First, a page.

### Lists with a Single Item

There is a quirk in q regarding how it handles a list containing a single item, called a singleton. Creation of a singleton presents a notational problem. To see the issue, first realize that a list containing a single atom is distinct from the individual atom. As any UPS driver will readily tell you, an item in a box is not the same as an unboxed item. By now, we recognize the following as atoms,

```	42
1b
0x2a
`beeblebrox
"z"
```

We also recognize the following are all lists with two elements,

```	(42;6)
01b
`zaphod`beeblebrox
"zb"
(40;`two)
```

How to create a list of a single item? Good question. The answer is that there is no syntactic way to do so. You might think that you could simply enclose the item in parentheses, but this doesn’t work since the result is an atom.

```	singleton:(42)
singleton
42
```
The reason for this is that parentheses are used for multiple purposes. As we have seen, paired parentheses are used to delimit items in the specification of a general list. Paired parentheses are also used for grouping in expressions—that is, to isolate the result of the expression inside. The latter usage forces (42) to be the same as the atom 42 and so precludes the intention in the specification of singleton above.

The way to make a list with a single item is to use the enlist function, which returns a singleton list containing what is to its right.

```	singleton:enlist 42
singleton
,42
```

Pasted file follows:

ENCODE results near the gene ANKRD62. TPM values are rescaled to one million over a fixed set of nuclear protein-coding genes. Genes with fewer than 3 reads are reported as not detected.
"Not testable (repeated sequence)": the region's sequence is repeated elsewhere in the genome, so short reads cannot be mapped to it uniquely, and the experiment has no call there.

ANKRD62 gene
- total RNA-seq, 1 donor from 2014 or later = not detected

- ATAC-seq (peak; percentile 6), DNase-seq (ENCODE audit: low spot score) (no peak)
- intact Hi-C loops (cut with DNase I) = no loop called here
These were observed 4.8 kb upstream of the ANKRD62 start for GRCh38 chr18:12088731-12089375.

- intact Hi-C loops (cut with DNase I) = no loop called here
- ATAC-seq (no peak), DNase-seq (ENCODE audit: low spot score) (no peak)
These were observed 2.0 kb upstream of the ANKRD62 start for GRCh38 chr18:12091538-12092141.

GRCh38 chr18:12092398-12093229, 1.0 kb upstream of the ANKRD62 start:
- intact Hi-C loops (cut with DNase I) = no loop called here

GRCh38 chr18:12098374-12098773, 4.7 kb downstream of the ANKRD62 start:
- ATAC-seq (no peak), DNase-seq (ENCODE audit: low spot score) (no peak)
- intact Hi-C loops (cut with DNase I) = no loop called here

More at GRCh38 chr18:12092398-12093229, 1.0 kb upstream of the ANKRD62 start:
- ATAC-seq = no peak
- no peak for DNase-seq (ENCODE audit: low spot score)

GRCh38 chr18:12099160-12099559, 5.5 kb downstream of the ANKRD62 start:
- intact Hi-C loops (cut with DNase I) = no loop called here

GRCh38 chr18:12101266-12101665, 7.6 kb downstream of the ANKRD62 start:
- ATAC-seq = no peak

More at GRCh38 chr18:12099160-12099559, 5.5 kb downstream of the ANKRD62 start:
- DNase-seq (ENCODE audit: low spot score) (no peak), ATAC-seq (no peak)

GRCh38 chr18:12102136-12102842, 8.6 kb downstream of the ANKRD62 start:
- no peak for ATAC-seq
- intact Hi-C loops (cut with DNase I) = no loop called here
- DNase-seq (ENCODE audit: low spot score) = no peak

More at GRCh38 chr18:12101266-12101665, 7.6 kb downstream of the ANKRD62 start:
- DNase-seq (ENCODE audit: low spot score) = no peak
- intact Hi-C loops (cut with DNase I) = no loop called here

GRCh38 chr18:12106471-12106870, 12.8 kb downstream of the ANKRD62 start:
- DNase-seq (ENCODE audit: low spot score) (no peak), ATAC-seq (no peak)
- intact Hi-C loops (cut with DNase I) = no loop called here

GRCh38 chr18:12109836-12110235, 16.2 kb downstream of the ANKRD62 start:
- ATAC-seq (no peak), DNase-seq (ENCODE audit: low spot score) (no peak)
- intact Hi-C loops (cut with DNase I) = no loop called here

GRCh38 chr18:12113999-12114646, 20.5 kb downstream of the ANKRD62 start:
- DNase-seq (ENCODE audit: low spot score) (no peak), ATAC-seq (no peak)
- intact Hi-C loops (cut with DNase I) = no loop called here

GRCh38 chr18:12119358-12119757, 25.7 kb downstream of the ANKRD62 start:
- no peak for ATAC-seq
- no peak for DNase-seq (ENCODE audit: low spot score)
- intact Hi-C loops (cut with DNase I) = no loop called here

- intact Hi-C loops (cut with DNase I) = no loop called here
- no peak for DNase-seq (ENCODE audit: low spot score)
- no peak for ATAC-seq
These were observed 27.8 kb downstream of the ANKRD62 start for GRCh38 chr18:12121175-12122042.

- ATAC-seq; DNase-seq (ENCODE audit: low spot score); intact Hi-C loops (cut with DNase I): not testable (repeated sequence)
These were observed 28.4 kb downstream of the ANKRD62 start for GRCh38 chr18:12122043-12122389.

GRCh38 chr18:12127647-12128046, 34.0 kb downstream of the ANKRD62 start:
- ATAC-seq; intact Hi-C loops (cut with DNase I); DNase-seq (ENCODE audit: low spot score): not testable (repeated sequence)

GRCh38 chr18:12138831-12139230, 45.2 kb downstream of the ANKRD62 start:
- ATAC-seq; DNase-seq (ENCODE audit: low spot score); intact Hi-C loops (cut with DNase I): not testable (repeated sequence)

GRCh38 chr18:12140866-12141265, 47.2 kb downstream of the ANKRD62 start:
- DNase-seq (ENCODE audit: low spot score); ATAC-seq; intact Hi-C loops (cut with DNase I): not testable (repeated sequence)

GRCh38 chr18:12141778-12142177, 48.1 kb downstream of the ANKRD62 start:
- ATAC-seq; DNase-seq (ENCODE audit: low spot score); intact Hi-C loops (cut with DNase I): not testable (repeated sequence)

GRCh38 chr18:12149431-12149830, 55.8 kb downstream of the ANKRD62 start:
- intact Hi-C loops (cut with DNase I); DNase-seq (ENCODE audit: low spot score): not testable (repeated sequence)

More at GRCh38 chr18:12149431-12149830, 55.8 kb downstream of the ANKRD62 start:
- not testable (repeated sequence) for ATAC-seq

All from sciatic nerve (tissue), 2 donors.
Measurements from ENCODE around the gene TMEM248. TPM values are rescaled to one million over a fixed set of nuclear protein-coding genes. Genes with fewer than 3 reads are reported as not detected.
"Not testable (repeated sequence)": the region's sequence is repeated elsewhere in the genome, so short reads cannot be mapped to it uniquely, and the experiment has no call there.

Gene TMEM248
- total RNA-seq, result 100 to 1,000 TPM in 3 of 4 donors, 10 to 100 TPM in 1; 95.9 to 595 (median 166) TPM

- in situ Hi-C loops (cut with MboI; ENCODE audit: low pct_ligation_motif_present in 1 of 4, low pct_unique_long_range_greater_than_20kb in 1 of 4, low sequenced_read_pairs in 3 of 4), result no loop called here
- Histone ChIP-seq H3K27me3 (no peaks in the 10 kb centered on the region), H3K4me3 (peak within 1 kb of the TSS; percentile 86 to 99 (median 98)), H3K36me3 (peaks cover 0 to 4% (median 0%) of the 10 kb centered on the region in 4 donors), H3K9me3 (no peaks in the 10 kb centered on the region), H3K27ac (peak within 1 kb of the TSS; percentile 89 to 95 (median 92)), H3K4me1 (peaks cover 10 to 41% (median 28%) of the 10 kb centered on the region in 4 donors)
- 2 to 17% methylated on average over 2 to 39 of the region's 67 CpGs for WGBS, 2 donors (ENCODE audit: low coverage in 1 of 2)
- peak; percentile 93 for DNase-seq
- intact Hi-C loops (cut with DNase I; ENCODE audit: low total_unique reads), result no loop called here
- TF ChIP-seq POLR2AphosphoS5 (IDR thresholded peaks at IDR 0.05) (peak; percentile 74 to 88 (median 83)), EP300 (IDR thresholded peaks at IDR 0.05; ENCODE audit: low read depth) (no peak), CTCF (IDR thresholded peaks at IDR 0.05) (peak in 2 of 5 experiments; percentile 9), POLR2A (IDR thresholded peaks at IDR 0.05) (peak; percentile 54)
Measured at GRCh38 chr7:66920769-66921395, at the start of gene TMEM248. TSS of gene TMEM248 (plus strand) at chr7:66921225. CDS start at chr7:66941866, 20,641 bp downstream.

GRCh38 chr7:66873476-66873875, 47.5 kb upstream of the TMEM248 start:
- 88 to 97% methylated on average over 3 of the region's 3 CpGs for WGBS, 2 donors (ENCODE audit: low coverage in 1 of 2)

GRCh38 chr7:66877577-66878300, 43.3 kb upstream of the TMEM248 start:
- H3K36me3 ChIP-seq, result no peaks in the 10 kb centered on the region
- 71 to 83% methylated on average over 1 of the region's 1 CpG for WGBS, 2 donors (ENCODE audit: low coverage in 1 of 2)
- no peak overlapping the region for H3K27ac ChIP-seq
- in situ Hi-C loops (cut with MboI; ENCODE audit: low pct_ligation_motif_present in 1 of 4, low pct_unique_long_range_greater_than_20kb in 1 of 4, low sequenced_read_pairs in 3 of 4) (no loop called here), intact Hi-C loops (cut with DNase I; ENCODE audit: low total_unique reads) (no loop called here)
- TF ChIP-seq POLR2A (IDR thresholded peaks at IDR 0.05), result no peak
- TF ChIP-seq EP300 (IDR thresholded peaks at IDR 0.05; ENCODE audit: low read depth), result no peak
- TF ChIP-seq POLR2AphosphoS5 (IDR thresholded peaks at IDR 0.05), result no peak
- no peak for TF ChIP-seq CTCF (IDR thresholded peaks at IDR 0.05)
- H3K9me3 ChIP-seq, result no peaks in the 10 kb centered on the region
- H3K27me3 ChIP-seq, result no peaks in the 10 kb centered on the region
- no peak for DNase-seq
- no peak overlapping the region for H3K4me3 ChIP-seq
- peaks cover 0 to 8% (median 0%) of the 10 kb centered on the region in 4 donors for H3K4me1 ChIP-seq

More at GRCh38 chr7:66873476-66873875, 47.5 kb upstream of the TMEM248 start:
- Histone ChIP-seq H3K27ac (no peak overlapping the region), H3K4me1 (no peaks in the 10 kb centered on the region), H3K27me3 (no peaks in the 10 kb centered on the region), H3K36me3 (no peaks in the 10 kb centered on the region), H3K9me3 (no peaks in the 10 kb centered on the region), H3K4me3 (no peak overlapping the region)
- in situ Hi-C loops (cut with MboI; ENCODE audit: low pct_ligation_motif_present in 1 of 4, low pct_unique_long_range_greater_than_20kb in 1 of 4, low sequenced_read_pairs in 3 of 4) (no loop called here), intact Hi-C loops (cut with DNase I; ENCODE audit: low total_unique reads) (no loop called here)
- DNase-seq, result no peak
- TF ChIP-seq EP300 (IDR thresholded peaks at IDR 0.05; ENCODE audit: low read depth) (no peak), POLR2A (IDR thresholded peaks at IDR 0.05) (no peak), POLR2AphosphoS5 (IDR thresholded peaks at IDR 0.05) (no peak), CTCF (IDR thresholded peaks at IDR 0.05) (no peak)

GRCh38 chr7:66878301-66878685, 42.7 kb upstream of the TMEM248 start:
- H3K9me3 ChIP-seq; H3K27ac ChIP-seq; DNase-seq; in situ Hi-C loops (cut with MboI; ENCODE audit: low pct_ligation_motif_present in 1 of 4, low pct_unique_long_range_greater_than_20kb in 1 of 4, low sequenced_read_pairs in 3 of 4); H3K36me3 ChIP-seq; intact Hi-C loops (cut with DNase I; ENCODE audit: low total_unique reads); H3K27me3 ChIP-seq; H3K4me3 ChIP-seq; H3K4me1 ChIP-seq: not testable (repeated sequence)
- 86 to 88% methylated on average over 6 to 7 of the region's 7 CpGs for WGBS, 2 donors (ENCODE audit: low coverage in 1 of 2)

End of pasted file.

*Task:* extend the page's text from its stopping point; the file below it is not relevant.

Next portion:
Note that the console displays a singleton list with a leading comma.

To distinguish between an atom and the equivalent singleton, examine the sign of their types.
```	signum type 42
-1
signum type enlist 42
1
```
The comma in the display is a vestigial feature from k (the precursor to and implementation language of q) in which monadic , means enlist. You might ask why this notation isn’t used to create the singleton list in q. The answer is that comma is used to denote the "join" operator, so using it for enlist would overload its meaning and operator overloading by valence is not done in q.

As a final check before moving on, make sure that you understand that the following also defines a list containing a single item,

```	singleton:enlist 1 2 3
count singleton
1
```

## Indexing

Recall that a list is ordered from left to right by the position of its items. The offset of an item from the beginning of the list is called its index. Thus, the first item is has index 0, the second item (if there is one) has index 1, etc. A list of count n has index domain 0 to n-1.

### Index Notation

Given a list L, the item at index i is accessed by L[i]. Retrieving an item by its index is called item indexing. For example,

```	L:(-10.0;3.1415e;1b;`abc;"z")
L[0]
-10.0
L[1]
3.1415e
L[2]
1b
L[3]
`abc
L[4]
"z"
```

### Indexing Domain

Providing an invalid data type for the index will result in an error.